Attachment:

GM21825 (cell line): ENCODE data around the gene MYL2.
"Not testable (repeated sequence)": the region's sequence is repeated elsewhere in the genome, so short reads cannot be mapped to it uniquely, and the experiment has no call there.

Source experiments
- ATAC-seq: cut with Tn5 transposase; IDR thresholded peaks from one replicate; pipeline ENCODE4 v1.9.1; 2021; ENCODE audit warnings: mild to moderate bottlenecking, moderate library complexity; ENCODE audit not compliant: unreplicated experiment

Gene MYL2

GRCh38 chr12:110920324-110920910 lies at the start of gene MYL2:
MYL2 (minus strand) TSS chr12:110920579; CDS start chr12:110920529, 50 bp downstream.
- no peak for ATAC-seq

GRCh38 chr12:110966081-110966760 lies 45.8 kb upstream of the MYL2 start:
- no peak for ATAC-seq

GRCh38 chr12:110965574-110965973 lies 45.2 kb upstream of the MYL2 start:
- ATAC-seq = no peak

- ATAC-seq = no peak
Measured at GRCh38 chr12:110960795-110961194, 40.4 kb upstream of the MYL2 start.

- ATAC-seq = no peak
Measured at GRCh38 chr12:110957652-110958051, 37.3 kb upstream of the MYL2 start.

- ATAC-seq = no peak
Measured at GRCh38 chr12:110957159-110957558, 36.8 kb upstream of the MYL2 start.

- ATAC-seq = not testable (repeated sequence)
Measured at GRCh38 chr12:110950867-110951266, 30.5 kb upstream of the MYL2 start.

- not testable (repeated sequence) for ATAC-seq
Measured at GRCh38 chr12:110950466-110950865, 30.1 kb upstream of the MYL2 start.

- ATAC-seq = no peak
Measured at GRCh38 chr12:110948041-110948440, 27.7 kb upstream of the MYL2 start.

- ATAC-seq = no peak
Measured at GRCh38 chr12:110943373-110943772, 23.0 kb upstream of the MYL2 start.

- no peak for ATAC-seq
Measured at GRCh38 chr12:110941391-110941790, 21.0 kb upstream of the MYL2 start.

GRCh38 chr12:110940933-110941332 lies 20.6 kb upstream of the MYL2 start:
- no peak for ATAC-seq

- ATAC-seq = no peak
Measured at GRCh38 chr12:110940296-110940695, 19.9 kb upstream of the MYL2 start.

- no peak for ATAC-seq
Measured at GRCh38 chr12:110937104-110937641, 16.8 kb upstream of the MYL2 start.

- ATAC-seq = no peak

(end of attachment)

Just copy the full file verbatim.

GM21825 (cell line): ENCODE data around the gene MYL2.
"Not testable (repeated sequence)": the region's sequence is repeated elsewhere in the genome, so short reads cannot be mapped to it uniquely, and the experiment has no call there.

Source experiments
- ATAC-seq: cut with Tn5 transposase; IDR thresholded peaks from one replicate; pipeline ENCODE4 v1.9.1; 2021; ENCODE audit warnings: mild to moderate bottlenecking, moderate library complexity; ENCODE audit not compliant: unreplicated experiment

Gene MYL2

GRCh38 chr12:110920324-110920910 lies at the start of gene MYL2:
MYL2 (minus strand) TSS chr12:110920579; CDS start chr12:110920529, 50 bp downstream.
- no peak for ATAC-seq

GRCh38 chr12:110966081-110966760 lies 45.8 kb upstream of the MYL2 start:
- no peak for ATAC-seq

GRCh38 chr12:110965574-110965973 lies 45.2 kb upstream of the MYL2 start:
- ATAC-seq = no peak

- ATAC-seq = no peak
Measured at GRCh38 chr12:110960795-110961194, 40.4 kb upstream of the MYL2 start.

- ATAC-seq = no peak
Measured at GRCh38 chr12:110957652-110958051, 37.3 kb upstream of the MYL2 start.

- ATAC-seq = no peak
Measured at GRCh38 chr12:110957159-110957558, 36.8 kb upstream of the MYL2 start.

- ATAC-seq = not testable (repeated sequence)
Measured at GRCh38 chr12:110950867-110951266, 30.5 kb upstream of the MYL2 start.

- not testable (repeated sequence) for ATAC-seq
Measured at GRCh38 chr12:110950466-110950865, 30.1 kb upstream of the MYL2 start.

- ATAC-seq = no peak
Measured at GRCh38 chr12:110948041-110948440, 27.7 kb upstream of the MYL2 start.

- ATAC-seq = no peak
Measured at GRCh38 chr12:110943373-110943772, 23.0 kb upstream of the MYL2 start.

- no peak for ATAC-seq
Measured at GRCh38 chr12:110941391-110941790, 21.0 kb upstream of the MYL2 start.

GRCh38 chr12:110940933-110941332 lies 20.6 kb upstream of the MYL2 start:
- no peak for ATAC-seq

- ATAC-seq = no peak
Measured at GRCh38 chr12:110940296-110940695, 19.9 kb upstream of the MYL2 start.

- no peak for ATAC-seq
Measured at GRCh38 chr12:110937104-110937641, 16.8 kb upstream of the MYL2 start.

- ATAC-seq = no peak